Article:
The Iran File
The United States and five other world powers working on the Iran Nuclear File have agreed on the proposal that they will soon submit to Iran to encourage it to curtail its nuclear ambitions. Indira A.R. Lakshmanan of Bloomberg writes:
The amended proposal, agreed to in recent days by the six world powers involved in the negotiations, would be put on the table at the next round of talks with Iran, according to a U.S. official who spoke yesterday on condition of anonymity because Iran hasn’t yet seen the plan. The official described it as an updated proposal from the one discussed in Baghdad in May, and not a dramatic new plan or grand bargain to address all of the international community’s concerns at once.
The U.S. and its partners—France, Britain, China, Russia and Germany—are seeking to restart nuclear talks in a push to persuade the Persian Gulf state to stop enriching uranium to 20 percent levels, a potential intermediate step toward bomb-grade fissile material.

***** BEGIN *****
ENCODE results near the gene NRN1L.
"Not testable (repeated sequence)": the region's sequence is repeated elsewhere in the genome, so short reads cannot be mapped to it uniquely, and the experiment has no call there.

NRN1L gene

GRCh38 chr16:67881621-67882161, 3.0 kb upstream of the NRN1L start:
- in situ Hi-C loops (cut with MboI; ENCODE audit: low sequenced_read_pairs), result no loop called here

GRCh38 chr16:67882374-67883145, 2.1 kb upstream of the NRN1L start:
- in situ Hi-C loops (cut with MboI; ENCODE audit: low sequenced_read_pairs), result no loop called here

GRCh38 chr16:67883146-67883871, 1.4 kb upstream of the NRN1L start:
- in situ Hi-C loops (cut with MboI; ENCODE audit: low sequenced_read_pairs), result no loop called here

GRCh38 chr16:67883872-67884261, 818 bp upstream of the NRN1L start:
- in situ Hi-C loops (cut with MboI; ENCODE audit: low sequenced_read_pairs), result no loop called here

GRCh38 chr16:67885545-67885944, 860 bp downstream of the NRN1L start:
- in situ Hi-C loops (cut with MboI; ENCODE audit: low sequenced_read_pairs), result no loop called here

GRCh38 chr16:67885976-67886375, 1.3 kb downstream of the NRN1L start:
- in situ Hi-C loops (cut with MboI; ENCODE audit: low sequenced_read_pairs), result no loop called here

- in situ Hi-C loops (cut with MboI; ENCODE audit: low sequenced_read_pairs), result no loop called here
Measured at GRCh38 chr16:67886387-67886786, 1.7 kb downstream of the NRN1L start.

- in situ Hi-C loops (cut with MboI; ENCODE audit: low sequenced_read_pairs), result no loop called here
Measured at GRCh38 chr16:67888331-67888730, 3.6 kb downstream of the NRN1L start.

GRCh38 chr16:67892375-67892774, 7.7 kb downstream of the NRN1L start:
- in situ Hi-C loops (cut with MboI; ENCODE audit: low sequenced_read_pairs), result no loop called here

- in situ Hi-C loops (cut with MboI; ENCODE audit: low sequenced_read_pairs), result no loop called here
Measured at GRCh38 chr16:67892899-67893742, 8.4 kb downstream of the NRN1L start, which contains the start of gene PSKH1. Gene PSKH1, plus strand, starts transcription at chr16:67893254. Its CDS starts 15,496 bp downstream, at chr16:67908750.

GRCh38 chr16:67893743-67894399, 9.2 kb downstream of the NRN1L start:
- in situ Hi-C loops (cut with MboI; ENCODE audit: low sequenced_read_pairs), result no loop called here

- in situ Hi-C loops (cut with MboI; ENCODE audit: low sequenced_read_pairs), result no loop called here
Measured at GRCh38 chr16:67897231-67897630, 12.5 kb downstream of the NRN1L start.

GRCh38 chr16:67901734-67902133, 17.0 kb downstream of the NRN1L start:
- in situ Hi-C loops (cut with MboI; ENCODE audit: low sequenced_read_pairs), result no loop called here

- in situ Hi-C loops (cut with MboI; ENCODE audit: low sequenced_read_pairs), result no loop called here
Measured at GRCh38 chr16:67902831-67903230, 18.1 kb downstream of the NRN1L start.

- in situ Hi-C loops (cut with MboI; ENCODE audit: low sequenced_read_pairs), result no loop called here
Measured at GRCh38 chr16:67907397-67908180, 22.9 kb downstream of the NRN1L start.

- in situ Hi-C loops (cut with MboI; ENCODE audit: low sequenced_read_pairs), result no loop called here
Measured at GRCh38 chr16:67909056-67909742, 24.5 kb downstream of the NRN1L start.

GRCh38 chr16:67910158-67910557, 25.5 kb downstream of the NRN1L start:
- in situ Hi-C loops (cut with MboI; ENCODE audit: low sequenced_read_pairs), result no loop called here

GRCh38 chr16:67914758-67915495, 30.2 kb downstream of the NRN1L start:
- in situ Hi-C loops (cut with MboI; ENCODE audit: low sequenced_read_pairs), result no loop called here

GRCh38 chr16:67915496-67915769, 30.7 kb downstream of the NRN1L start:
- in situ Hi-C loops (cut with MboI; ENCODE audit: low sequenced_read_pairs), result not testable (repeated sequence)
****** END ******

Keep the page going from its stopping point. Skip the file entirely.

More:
The revived negotiations are seen as the best hope for avoiding a military confrontation over Iran’s disputed program as soon as next year. The U.S., European allies and Israel accuse the Iranians of pursuing a nuclear weapons capability. Iran says its program is for civilian energy and medical research. Several U.S. officials said the time is ripe for restarting talks in the aftermath of President Barack Obama’s re-election and several months before Iran’s presidential elections next June.These talks are in addition to ones between the IAEA and Iran over access to particular sites, in particular Parchin, the military complex. That the six major powers have agreed to the proposal is a good sign, and a major victory to show Iran that a united coalition of nations all agree on what has to be done. That Iran will view things in the same way is hard to predict. My optimistic side is inclined to believe that Iran will find a way to step back from its nuclear ambitions, while saving face, and the world, most notably the Israeli and the Iranian people, will breathe a collective sigh of relief.
You can read the rest of the article at [Bloomberg].